Let $n \in \mathbb{N}$, and let $S^{n} \subseteq \mathbb{R}^{n+1}$ be the unit $n$-sphere.

Does there exist a dense subset $D$ of $S^n$ such that $\textbf{x} \in D \implies -\textbf{x} \notin D$?

This is true for $n=1$. Note that $S^1 \cong A := [0,1]/\mathbb{Z}$, where the equivalent question is: does there exists a dense subset $D'$ of $A$ such that $x \in D \implies x \pm \frac{1}{2} \notin D'$?

Consider the function $f : [0,1) \to \{0,1\}$,

$$f(x)= \begin{cases} 0 & x< \frac{1}{2},\text{ any decimal expansion of } x \text{ has finitely many 3s} \\ 1 & x < \frac{1}{2}, \;x \text{ has a decimal expansion with } \infty \text{ many 3s} \\ 1 & x = \frac{1}{2} \\ 1 & x > \frac{1}{2}, \text{ any decimal expansion of } x \text{ has finitely many 3s}\\ 0 & x > \frac{1}{2}, \;x \text{ has a decimal expansion with } \infty \text{ many 3s} \end{cases} $$

Then $D' = f^{-1}(\{0\})$ is a suitable dense set.

However, I am not sure how to approach the cases $n >1$, since $S^n$ is no longer homeomorphic to a very simple object and my topological toolkit is quite unsophisticated. If the question can be answered with elementary methods, I welcome any hints. I am not even sure whether or not I expect such a set $D$ to exist for $n> 1$.

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    $\begingroup$ It is also equivalent to ask the analogue of the question in $\Bbb R^n$, if you’ve figured out what the antipodes look like after stereographic projection $\endgroup$
    – FShrike
    Aug 7 at 14:42
  • $\begingroup$ I don't have time for a full answer, but you could consider the stereographic projection $\mathbb{S}^n\setminus\{(0,\ldots,0,1)\}\rightarrow\mathbb{R}^n$, then look at where the intersection $H_\pm^{n+1}=\{x\in\mathbb{R}^{n+1}|\operatorname{sign}(x_0)=\pm 1\}$ with $\mathbb{S}^n$ lands, and then consider the primages of their intersection with $\mathbb{Q}^n$ and $\mathbb{R}^n\setminus\mathbb{Q}^n$ respectivly. $\endgroup$ Aug 7 at 14:58
  • $\begingroup$ @SamuelAdrianAntz I almost understand your comment, but it's not quite clear. I am a little suspicious of your last step because note that $D$ quite naturally bijects with its complement, so both are uncountable. I understand the stereographic projection to be a bijection, so the preimage of $\mathbb{Q}^n$ would be countable? Or have I misunderstood? $\endgroup$ Aug 7 at 15:19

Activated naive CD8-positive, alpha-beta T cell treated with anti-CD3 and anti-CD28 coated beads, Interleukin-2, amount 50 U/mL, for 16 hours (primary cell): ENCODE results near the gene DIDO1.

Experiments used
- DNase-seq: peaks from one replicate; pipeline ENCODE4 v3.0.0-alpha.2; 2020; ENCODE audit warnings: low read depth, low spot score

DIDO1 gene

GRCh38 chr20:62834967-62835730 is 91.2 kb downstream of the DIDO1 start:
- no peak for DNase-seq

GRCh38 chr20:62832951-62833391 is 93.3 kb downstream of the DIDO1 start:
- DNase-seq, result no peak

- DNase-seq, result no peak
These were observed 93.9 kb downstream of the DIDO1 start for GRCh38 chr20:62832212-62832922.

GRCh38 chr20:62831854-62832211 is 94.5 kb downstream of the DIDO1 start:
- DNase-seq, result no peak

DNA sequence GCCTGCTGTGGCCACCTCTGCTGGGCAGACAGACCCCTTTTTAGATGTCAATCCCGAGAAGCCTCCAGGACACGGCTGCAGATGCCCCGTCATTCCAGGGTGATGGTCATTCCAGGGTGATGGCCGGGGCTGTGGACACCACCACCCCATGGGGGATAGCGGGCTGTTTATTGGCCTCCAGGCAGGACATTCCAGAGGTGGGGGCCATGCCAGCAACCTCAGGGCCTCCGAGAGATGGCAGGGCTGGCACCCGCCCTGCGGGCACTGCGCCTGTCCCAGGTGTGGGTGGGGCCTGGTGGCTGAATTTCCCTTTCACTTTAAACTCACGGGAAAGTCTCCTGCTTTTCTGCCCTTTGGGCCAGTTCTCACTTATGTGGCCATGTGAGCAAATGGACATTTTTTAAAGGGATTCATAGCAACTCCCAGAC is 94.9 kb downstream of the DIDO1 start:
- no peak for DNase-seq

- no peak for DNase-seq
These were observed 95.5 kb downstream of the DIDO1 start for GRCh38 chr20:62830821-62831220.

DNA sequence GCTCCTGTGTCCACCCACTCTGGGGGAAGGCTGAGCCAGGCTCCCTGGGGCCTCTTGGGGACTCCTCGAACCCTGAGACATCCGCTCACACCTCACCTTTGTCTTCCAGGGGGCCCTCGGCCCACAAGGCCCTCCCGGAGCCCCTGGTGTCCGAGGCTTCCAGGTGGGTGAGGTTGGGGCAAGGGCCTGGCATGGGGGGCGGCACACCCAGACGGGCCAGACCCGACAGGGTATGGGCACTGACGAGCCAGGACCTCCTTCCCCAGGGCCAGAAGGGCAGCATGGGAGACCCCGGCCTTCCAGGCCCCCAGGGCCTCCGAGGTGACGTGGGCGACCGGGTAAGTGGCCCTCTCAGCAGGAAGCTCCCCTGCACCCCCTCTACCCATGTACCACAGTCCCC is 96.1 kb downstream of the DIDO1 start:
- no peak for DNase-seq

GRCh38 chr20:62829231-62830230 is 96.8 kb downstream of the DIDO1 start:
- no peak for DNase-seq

• $\begingroup$ @FShrike That's certainly a possible approach. But even if I could figure out where they antipodes go, I am not certain that this simplifies matters much (or enough for me). After all, $\mathbb{R}$ is still much simpler than $\mathbb{R}^n$, $n>1$. $\endgroup$ Aug 7 at 15:28

1 Answer 1


This answer is an expansion of my comment, but I simplified it a bit without using the stereographic projection.

First of all, the obvious way of taking the intersection of $\mathbb{Q}^{n+1}$ with $\mathbb{S}^n\subset\mathbb{R}^{n+1}$ won't work, as it can even be empty as explained in this answer here. Consider the half-spaces $\mathbb{H}_\pm^{n+1}=\{x\in\mathbb{R}^{n+1}|\operatorname{sign}(x_0)=\pm 1\}$ and the (surjective) projections: $$\operatorname{pr}_\pm\colon \mathbb{H}_\pm^{n+1}\cap\mathbb{S}^n \twoheadrightarrow\mathbb{D}^n, (x_0,x_1,\ldots,x_n)\mapsto(x_1,\ldots,x_n)$$ flattening down both half-spheres.

The subsets $A=\operatorname{pr}_-^{-1}(\mathbb{D}^n\cap\mathbb{Q}^n)$ and $B=\operatorname{pr}_+^{-1}(\mathbb{D}^n\cap(\mathbb{R}^n\setminus\mathbb{Q}^n))$ are both dense (in the closure of their respective half-sphere) as preimages of dense sets under continuous maps. $A\cup B$ is therefore dense in $\mathbb{S}^n$ as the closure operator commutes with finite unions (See here).

For $x\in A$, we have $x_0<0$, therefore $-x\notin A$, as well as $x_1,\ldots,x_n\in\mathbb{Q}$, therefore $-x\notin B$.

For $y\in B$, we have $y_0>0$, therefore $-y\notin B$, as well as $y_1,\ldots,y_n\notin\mathbb{Q}$, therefore $-y\notin A$.

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    $\begingroup$ So one can use effectively the same idea as for $n=1$. Fair enough. I convinced myself it would be much more difficult and didn't try it. Also, your profile description is fairly entertaining. $\endgroup$ Aug 7 at 21:26
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    $\begingroup$ As a minor correction, $A$ and $B$ are images, not preimages. $\endgroup$ Aug 7 at 21:33
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    $\begingroup$ Thanks a lot! :-) The mistake with $A$ and $B$ is also corrected now. $\endgroup$ Aug 7 at 21:40
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    $\begingroup$ No worries, and thanks for the answer. I'm sorry, but I think I have just observed another typo. I think the projection maps surject onto $D_1(0)$ in $\mathbb{R}^{n-1}$, the interior of the $(n-1)$-sphere. $\endgroup$ Aug 7 at 21:45
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    $\begingroup$ Oh, yes! Honestly, I'm really not that good in writing down my thoughts in the correct notation. $\endgroup$ Aug 7 at 21:47

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